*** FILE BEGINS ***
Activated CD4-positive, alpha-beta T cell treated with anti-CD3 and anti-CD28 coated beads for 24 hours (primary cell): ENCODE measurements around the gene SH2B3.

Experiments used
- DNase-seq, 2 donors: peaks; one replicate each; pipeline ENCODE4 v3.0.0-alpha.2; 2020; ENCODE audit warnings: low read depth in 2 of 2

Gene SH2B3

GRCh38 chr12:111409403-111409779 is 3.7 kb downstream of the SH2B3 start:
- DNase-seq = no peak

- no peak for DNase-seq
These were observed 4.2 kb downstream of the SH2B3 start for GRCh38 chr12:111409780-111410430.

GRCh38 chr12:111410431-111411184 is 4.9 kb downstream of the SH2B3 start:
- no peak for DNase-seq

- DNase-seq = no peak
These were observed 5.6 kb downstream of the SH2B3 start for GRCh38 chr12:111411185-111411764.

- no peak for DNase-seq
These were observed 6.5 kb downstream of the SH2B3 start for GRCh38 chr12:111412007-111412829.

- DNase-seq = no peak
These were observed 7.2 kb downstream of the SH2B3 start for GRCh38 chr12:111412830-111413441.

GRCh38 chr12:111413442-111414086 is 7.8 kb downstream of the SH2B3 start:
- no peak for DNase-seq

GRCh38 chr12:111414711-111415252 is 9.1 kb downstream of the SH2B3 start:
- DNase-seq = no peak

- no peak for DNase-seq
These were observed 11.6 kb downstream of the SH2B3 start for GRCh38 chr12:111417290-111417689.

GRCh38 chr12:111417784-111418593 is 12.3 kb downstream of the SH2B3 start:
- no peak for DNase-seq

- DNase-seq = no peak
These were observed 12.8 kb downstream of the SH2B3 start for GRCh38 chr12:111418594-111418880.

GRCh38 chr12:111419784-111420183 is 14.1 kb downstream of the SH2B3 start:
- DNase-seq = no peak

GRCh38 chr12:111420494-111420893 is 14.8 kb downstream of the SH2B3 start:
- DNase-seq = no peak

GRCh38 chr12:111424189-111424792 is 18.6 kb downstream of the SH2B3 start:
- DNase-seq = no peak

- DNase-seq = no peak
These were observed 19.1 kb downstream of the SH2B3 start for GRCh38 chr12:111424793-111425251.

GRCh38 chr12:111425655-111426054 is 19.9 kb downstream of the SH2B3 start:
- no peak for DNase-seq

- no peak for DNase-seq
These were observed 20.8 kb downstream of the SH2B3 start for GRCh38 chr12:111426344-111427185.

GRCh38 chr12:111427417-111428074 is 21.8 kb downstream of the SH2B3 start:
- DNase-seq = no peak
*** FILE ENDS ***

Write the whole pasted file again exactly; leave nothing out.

Activated CD4-positive, alpha-beta T cell treated with anti-CD3 and anti-CD28 coated beads for 24 hours (primary cell): ENCODE measurements around the gene SH2B3.

Experiments used
- DNase-seq, 2 donors: peaks; one replicate each; pipeline ENCODE4 v3.0.0-alpha.2; 2020; ENCODE audit warnings: low read depth in 2 of 2

Gene SH2B3

GRCh38 chr12:111409403-111409779 is 3.7 kb downstream of the SH2B3 start:
- DNase-seq = no peak

- no peak for DNase-seq
These were observed 4.2 kb downstream of the SH2B3 start for GRCh38 chr12:111409780-111410430.

GRCh38 chr12:111410431-111411184 is 4.9 kb downstream of the SH2B3 start:
- no peak for DNase-seq

- DNase-seq = no peak
These were observed 5.6 kb downstream of the SH2B3 start for GRCh38 chr12:111411185-111411764.

- no peak for DNase-seq
These were observed 6.5 kb downstream of the SH2B3 start for GRCh38 chr12:111412007-111412829.

- DNase-seq = no peak
These were observed 7.2 kb downstream of the SH2B3 start for GRCh38 chr12:111412830-111413441.

GRCh38 chr12:111413442-111414086 is 7.8 kb downstream of the SH2B3 start:
- no peak for DNase-seq

GRCh38 chr12:111414711-111415252 is 9.1 kb downstream of the SH2B3 start:
- DNase-seq = no peak

- no peak for DNase-seq
These were observed 11.6 kb downstream of the SH2B3 start for GRCh38 chr12:111417290-111417689.

GRCh38 chr12:111417784-111418593 is 12.3 kb downstream of the SH2B3 start:
- no peak for DNase-seq

- DNase-seq = no peak
These were observed 12.8 kb downstream of the SH2B3 start for GRCh38 chr12:111418594-111418880.

GRCh38 chr12:111419784-111420183 is 14.1 kb downstream of the SH2B3 start:
- DNase-seq = no peak

GRCh38 chr12:111420494-111420893 is 14.8 kb downstream of the SH2B3 start:
- DNase-seq = no peak

GRCh38 chr12:111424189-111424792 is 18.6 kb downstream of the SH2B3 start:
- DNase-seq = no peak

- DNase-seq = no peak
These were observed 19.1 kb downstream of the SH2B3 start for GRCh38 chr12:111424793-111425251.

GRCh38 chr12:111425655-111426054 is 19.9 kb downstream of the SH2B3 start:
- no peak for DNase-seq

- no peak for DNase-seq
These were observed 20.8 kb downstream of the SH2B3 start for GRCh38 chr12:111426344-111427185.

GRCh38 chr12:111427417-111428074 is 21.8 kb downstream of the SH2B3 start:
- DNase-seq = no peak